St. Mark's Basilica, Venice, Italy
This is an early example of a Crucifixion image that aims at inspiring pathos in the viewer. Above the crossbeam the usual sun and moon are replaced by angels who engage the viewer's eye while they point to the dying Christ with his closed eyes, jutting hip, and flowing blood. The priestly colobium of earlier works is replaced by a skirt that leaves him mostly naked.
At left, four disconsolate women accompany Mary, three in dark veils and one either bare-headed or wearing a light-colored veil. The latter is most likely St. Mary Magdalene. This same arrangement, always with the Magdalene behind the others, is used in the Crucifixion and Deposition frescos installed in Aquileia's basilica just a few decades earlier. They could have been the models for the present mosaic, or more likely the two artists both modeled the group on some Byzantine original. After the 12th century this way of arranging the women appears quite often in Byzantine Crucifixion icons.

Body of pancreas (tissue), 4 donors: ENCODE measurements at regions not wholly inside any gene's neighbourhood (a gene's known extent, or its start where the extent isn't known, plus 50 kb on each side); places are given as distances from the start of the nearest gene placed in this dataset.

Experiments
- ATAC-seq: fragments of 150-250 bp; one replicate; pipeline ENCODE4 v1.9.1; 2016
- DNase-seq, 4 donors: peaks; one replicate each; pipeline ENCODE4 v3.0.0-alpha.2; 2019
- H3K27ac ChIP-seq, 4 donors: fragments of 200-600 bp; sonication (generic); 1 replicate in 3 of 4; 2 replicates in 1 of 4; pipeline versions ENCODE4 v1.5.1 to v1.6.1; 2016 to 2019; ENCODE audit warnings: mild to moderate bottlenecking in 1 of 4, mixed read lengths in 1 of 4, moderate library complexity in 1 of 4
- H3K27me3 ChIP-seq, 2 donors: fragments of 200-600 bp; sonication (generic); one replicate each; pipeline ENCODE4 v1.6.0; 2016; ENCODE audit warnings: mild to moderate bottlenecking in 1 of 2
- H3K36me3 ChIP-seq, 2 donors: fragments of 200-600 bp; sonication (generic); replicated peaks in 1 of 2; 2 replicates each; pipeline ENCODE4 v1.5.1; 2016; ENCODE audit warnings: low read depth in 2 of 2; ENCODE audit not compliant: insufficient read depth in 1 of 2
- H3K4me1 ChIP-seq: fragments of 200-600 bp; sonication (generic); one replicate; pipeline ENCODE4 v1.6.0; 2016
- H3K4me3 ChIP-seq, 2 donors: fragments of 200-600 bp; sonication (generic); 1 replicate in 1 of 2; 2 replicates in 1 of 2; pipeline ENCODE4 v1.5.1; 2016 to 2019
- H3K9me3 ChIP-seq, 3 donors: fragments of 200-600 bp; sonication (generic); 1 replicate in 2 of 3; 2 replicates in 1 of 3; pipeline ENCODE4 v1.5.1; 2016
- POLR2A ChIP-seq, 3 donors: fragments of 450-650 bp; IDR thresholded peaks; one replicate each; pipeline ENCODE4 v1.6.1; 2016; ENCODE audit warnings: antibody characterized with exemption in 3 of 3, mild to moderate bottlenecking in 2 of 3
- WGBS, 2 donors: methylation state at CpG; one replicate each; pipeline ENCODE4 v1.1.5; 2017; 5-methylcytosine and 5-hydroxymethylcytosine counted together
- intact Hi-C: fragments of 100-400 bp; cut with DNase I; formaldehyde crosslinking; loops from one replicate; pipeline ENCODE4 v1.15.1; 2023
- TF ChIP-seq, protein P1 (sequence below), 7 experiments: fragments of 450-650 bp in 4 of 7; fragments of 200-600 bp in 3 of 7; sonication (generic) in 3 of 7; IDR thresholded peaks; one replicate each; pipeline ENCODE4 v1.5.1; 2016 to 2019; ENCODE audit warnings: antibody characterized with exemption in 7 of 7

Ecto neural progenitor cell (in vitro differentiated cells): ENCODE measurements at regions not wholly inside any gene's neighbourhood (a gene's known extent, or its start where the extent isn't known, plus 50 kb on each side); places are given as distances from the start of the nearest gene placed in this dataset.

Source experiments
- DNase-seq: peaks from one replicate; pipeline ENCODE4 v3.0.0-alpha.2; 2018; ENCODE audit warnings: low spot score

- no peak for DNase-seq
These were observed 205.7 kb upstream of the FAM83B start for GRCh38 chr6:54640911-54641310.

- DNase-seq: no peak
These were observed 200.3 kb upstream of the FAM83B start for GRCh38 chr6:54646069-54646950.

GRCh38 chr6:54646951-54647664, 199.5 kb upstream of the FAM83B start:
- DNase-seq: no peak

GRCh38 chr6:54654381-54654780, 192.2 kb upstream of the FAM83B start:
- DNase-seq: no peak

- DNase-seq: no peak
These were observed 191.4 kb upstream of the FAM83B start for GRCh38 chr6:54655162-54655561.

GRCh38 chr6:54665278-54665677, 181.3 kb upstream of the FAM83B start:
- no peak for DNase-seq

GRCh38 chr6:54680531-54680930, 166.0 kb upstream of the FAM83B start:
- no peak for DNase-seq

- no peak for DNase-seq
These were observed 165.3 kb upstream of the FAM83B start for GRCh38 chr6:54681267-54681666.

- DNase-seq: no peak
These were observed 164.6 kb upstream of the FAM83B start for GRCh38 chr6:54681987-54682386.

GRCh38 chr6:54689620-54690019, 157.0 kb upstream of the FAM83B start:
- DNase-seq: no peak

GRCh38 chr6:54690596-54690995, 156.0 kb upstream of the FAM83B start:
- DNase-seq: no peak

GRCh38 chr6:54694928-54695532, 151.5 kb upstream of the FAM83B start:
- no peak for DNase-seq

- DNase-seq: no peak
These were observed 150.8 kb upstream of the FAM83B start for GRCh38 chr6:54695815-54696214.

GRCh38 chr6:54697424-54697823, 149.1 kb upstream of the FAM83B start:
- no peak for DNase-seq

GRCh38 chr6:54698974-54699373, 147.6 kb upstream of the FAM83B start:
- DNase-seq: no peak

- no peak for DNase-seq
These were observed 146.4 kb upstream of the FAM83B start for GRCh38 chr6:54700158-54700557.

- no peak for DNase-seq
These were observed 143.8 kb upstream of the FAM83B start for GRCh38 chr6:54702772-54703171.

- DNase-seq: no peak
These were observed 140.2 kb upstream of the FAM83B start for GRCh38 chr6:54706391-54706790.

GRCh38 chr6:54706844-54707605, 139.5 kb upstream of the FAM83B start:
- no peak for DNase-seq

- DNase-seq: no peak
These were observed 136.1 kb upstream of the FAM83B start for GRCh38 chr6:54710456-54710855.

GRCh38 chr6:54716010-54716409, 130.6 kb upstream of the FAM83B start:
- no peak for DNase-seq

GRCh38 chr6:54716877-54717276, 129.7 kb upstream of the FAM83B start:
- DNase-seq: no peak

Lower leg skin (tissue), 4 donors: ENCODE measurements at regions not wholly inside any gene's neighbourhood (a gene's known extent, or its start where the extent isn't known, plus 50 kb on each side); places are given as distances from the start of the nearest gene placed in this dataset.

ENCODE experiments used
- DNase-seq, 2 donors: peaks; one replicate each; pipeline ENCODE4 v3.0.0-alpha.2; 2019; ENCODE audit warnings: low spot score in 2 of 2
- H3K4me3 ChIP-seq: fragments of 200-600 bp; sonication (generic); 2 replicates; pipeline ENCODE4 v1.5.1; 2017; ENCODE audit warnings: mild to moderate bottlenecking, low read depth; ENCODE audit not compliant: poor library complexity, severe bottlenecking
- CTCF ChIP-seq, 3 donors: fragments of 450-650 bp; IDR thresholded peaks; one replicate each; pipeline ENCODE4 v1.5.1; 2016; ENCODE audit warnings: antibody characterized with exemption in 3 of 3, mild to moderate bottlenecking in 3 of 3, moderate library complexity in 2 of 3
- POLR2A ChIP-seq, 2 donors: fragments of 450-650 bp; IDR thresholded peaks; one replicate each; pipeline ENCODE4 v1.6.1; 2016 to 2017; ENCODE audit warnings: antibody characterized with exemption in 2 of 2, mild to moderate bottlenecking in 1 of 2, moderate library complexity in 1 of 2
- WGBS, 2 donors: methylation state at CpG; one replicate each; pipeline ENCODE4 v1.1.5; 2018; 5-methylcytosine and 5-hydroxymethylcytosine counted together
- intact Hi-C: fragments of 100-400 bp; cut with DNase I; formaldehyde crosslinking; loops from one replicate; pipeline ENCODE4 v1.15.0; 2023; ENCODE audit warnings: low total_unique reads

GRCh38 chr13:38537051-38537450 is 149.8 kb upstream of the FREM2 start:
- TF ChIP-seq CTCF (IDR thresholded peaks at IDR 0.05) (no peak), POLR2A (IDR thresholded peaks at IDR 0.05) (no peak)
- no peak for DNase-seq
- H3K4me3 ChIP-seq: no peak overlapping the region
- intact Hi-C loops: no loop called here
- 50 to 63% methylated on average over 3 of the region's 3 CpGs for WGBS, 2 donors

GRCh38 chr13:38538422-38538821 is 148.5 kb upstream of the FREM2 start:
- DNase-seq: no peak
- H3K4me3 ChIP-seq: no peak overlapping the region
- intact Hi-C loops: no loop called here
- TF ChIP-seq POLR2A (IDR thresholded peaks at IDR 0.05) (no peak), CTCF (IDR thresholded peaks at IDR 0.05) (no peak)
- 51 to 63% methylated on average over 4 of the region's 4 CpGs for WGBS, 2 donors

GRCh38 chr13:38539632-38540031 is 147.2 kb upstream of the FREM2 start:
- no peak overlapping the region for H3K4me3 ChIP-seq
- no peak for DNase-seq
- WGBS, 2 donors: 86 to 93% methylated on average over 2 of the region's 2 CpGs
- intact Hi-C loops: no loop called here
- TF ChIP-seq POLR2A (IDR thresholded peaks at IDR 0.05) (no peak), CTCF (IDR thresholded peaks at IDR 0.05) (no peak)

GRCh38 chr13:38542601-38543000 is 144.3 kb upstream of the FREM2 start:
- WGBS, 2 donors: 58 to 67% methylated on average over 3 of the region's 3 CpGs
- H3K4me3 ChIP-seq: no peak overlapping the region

On the far right the centurion and his men proclaim, "Indeed this was the son of God" (Matthew 27:54). The centurion's halo is another feature shared with the Aquileia frescos. It reflects the idea in the commentaries that the centurion represents the Church. The Glossa Ordinaria, for example, cites Tertullian: "The Church is signified in the faith of the centurion" (V, 462, my translation). Commentators collected in Aquinas's Catena Aurea concur in nearly identical language (Pusey, I, 965).
Left and right of the cross are Longinus with his spear and Stephaton with his bucket and sponge. The portrayal of Longinus indicates no awareness of the legend of his blindness. Jesus' blood simply flows from his side without coming anywhere near the soldier, whose eye seems to be in good order.
At the foot of the cross is Adam's skull, flanked by the men playing dice for Jesus' cloak.
Read more about images of The Crucifixion, Mary Magdalene, and Longinus.
Source: this page at Wikimedia Commons.